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Starlight at Eventide  by Ariel


It took a bit more convincing than Pippin's arm, but after returning to the Hall and announcing to all and sundry that the Thain was taking the Master off for a ride and a brew, Pippin finally did get Merry to agree to join him.  He even fancied there was a spark of hope in Estella's eye as she bade them goodbye and he tried to let her know by the kiss he left on her hand that he would do his best on her behalf.

They crossed the Ferry in late afternoon and reached the Perch just as the lamps were being lit.  There was a small but merry crowd when they situated themselves in the back corner booth and it grew quite boisterous over their mutton stew and bread.  By the time Pippin began feeling his ale, the din of the place was loud enough that he knew that none of their talk would be overheard.

"Now, Merry," he began, "I know your family is your own affair, but Di wouldn't have said anything to me if she wasn't really concerned.  She is bold, I'll agree, but Stella knows that as well as you do.  Why would she have brought up the subject if she wasn't hopeful it would get 'round to you somehow?"

Merry paused while putting a forkful of stew to his mouth.  Pippin knew he'd caught the fellow with his logic when Merry frowned, popped the morsel into his mouth and chewed very deliberately. 

"I guess I have a hard time thinking of her that way anymore.  I know they say, 'once in love is always', but so much has happened this past year.  She's simply no longer the robust and lively girl I wedded."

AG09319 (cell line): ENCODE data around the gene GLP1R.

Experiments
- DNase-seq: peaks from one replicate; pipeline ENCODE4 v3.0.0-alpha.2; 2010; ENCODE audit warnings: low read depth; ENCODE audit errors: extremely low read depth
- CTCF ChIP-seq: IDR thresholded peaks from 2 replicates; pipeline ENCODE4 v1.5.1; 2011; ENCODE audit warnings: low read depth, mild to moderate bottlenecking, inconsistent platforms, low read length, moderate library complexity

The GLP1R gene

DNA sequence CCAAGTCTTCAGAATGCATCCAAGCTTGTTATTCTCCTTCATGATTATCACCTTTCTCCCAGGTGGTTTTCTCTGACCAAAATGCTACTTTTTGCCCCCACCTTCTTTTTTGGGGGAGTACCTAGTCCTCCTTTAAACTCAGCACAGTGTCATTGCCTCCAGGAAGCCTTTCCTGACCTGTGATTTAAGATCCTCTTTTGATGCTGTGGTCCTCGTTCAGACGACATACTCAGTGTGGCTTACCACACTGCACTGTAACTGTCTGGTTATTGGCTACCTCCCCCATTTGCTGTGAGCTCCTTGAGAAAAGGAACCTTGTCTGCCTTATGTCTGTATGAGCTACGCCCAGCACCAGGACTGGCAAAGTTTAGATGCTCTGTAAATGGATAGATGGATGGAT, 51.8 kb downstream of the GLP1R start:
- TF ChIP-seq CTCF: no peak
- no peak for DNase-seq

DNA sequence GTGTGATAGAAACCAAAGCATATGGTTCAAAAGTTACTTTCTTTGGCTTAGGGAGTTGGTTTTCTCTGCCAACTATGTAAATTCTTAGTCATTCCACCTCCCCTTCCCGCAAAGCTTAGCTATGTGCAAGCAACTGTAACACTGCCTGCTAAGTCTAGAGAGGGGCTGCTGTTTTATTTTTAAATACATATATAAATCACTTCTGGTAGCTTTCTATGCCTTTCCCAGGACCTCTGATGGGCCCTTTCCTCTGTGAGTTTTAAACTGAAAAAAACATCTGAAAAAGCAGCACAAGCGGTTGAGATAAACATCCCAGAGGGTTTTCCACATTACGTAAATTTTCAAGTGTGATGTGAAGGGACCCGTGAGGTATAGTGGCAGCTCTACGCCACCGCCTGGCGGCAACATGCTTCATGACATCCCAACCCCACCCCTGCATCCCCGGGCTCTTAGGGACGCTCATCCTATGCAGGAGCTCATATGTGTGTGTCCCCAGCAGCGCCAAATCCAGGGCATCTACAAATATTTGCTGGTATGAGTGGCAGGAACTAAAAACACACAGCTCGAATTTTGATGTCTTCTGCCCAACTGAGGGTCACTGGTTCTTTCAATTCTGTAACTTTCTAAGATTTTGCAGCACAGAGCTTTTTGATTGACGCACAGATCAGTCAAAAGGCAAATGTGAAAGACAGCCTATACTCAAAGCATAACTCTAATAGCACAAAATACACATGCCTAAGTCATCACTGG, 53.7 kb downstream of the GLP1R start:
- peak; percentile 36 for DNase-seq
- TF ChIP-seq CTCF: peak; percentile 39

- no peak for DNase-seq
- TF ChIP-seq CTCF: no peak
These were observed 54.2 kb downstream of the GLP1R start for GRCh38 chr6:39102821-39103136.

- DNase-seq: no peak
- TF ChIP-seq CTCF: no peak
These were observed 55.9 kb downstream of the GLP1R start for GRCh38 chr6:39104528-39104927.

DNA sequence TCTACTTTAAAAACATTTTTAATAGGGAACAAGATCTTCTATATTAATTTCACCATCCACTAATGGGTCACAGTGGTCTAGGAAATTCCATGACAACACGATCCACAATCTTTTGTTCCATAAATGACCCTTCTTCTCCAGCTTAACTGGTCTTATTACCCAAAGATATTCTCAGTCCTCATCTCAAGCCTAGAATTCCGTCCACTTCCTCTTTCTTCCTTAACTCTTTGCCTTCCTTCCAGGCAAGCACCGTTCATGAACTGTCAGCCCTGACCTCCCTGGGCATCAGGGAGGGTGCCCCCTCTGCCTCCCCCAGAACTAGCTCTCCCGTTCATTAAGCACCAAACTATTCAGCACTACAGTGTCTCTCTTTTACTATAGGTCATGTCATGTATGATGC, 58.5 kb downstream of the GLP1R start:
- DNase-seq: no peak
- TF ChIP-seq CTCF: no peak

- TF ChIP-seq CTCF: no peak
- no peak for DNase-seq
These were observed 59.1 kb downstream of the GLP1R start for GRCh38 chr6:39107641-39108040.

"Merry!  We were different when we came back too," Pippin reminded him.  "People might have had to crane their necks a bit, but they treated us fairly.  Doesn't Estella deserve that?"

"That's not how I mean," Merry shot back seriously.  "I saw you three when I got to Cormallen, Pip.  You were still unconscious, but at least you didn't look as close to death as…"  Merry pushed his plate back and turned away.  The leaded glass at the back of their booth opened out onto a courtyard.  They'd dropped the transom above it to let in the fresh night air.  A star twinkled innocently in the very centre of the open pane. 

"She looks like he did, Pip.  Like Frodo.  I'd never seen anyone so close to death as he was, until now.  Even in Rivendell, with that morgul knife burrowing into his shoulder and those Elves cutting him open to get it, I didn't feel as close to losing him as I did in Cormallen."  Merry shivered.  "There I could almost see his lifeline, stretched taut and golden, and the only thing holding it to the earth was his love for us.  And even that wasn't enough in the end.  That was how it was with Estella.  I couldn't leave her for a second, I still can hardly bear to let her out of my sight.  I'm too afraid I'll wake up and find her gone; and Gandalf's not around anymore to give me fair warning of it."